top of page

Review: SealSkin at Liverpool Everyman ****1/2

When Liverpool’s Tmesis Theatre isn’t creating endlessly inventive stage spectacles it’s running Physical Fest – a bi-annual celebration of physical theatre.

Those two worlds collide in this beguiling new production, SealSkin, which is being premiered at the Everyman as part of this year’s festival.

And in fact, two worlds also collide in the story, based around the (mostly Scottish and Norse) myth of the selkie - shapeshifting creatures that are said to appear at a full moon to strip off their seal skin, take the form of humans and dance on dry land.

Devised by the Tmesis team and directed with a gossamer light touch by Elinor Randle, SealSkin tells the tale of an un-named coastal village (albeit one which appears to have Mediterranean/Portuguese vibes) where one night a fisherman (Samuel Perez Duran) spies a quartet of selkies frolicking in the moonlight.

Captivated, he seizes an opportunity and steals one of the stripped selkie skins, and as the others plunge back into the waves its owner is left, in vulnerable woman form, keening on the shore.

Tmesis describes SealSkin as a story of ‘betrayal, power, otherness and loss’. It could also be described of course in more prosaic terms as a tale of theft, abduction and coercion as the fisherman returns to carry the selkie (an excellent Faye McCutheon) off home as an extra prize.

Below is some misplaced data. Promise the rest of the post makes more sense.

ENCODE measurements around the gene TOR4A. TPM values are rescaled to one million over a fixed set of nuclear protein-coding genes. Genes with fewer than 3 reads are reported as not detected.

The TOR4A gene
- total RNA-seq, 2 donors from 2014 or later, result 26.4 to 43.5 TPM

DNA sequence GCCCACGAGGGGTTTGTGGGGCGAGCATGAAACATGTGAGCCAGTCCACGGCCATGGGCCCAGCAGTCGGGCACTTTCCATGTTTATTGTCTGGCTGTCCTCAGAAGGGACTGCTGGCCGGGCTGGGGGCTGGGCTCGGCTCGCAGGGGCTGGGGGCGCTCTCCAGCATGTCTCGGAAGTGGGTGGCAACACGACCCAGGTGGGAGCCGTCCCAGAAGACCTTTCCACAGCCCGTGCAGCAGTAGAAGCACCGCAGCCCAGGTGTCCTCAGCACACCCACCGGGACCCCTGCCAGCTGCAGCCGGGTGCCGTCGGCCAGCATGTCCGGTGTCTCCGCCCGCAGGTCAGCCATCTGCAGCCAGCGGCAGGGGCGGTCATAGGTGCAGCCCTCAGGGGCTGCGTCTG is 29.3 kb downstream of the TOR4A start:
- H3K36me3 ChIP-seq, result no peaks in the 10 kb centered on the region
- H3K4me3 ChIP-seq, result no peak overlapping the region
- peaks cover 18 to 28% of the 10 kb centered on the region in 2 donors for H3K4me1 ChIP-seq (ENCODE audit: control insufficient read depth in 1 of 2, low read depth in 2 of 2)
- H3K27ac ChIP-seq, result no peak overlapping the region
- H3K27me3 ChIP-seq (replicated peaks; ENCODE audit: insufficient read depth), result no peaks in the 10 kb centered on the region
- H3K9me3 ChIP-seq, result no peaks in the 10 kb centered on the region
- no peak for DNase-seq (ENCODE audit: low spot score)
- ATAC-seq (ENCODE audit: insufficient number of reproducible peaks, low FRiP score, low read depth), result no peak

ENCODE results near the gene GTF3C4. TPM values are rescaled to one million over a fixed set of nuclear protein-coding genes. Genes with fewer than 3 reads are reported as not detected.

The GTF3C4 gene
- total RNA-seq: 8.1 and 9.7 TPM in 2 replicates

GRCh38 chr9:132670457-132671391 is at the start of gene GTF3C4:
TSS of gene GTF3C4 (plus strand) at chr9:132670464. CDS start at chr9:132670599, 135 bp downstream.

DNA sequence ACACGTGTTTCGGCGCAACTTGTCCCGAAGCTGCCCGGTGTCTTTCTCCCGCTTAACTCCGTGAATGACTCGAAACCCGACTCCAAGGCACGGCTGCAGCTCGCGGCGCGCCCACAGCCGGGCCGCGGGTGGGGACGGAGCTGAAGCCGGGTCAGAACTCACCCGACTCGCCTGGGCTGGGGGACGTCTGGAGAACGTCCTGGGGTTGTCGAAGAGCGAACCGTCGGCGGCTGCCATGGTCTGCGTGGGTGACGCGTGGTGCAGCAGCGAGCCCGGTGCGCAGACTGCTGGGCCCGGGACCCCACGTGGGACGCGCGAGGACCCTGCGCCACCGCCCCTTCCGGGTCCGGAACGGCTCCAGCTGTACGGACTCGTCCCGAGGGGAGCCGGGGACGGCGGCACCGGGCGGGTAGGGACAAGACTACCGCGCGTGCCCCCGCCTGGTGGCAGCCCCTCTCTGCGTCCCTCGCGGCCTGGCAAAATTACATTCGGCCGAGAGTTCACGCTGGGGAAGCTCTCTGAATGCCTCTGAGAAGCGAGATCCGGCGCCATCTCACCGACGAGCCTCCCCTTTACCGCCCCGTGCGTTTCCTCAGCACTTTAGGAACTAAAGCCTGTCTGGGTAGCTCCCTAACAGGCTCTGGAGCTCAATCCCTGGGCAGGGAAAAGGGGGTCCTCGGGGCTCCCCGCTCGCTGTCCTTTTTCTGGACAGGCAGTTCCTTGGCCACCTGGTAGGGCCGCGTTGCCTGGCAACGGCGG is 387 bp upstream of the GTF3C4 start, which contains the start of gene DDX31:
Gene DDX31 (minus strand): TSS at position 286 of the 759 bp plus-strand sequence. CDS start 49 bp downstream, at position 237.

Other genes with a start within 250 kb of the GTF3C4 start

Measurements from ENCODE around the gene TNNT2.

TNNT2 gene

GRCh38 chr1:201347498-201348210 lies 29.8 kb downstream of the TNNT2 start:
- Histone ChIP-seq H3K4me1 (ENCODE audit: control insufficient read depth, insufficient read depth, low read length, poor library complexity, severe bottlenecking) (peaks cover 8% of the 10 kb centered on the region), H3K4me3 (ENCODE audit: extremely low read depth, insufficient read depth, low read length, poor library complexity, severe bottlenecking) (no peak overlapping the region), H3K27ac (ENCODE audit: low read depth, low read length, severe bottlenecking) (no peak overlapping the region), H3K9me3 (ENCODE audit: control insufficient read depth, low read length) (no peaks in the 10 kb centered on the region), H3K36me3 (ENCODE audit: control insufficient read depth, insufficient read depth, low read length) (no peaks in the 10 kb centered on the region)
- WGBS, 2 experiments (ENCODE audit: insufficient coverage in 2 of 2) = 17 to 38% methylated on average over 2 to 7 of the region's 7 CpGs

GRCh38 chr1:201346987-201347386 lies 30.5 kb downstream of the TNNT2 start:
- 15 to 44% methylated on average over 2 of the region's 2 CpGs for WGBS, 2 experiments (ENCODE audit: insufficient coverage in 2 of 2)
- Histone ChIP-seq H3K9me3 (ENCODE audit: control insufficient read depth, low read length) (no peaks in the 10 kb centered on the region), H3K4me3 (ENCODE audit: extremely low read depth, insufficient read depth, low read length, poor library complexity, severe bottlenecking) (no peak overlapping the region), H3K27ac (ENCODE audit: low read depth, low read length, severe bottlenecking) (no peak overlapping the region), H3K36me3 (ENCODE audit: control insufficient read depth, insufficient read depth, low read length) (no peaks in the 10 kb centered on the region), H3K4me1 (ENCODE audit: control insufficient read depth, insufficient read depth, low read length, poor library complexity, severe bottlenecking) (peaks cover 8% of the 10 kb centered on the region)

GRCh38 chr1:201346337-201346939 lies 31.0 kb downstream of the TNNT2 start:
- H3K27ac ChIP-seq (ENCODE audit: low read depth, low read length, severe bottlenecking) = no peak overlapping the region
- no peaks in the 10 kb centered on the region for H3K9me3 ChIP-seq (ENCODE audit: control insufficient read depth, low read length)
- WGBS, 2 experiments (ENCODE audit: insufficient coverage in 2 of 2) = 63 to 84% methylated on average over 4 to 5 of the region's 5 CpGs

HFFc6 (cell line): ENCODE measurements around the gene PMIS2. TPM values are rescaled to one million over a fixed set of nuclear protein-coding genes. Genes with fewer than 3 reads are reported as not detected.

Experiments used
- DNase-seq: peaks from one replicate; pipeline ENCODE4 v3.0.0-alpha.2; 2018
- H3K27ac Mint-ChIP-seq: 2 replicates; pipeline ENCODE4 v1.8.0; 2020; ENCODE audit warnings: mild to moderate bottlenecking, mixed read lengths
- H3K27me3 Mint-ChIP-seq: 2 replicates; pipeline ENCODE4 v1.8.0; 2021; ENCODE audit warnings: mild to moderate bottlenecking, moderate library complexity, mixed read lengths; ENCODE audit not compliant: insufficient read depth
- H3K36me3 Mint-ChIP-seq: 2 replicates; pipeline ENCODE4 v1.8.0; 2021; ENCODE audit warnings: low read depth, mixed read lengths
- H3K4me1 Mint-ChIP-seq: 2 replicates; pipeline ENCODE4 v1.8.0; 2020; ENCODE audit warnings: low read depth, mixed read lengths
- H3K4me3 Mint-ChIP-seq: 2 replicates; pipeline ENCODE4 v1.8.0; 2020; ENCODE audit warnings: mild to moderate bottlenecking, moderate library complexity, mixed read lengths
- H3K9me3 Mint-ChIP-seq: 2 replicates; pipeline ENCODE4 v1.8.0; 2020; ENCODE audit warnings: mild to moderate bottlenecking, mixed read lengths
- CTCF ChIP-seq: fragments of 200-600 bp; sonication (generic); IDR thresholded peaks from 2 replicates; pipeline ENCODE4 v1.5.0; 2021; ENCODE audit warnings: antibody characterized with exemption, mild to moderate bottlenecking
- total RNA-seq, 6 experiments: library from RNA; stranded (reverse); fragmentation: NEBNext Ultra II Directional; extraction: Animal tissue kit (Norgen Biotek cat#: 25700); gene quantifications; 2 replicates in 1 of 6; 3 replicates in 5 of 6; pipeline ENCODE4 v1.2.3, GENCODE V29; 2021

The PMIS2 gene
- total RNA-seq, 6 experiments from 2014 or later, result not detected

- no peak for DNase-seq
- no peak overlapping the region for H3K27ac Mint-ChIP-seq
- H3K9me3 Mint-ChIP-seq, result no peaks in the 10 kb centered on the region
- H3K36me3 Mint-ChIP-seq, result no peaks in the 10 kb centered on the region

However you might describe the narrative, it's an absolutely enchanting piece of theatre.

Visually and aurally it’s a real beauty; atmospherically lit and simply but effectively staged using a combination of basic props and draped, rippling fabric overlayed by Noel Jones’ effective projection design.

Meanwhile acoustic folk duo Me + Deboe have created an evocative soundscape of music and songs which they perform live from one side of the stage.

As with other Tmesis work, a vein of humour also runs through proceedings, with Mariana Peres’ gimlet-eyed, monosyllabic mother driving the comedy moments, whether it be berating her feckless fisherman son or in her encounter with a non-too-holy priest (Jaq Walker).

While there are selkies who live on land – albeit on the edges of the community (Stephanie Greer), it seems assimilation is only skin deep and the yearning of McCutheon’s captured creature is not ultimately to be placated with a life of human home and hearth.

There’s a final chance to catch SealSkin tonight although if you miss it there are, happily, suggestions it may tour later in the year.

Photo by Bruno Pereira


bottom of page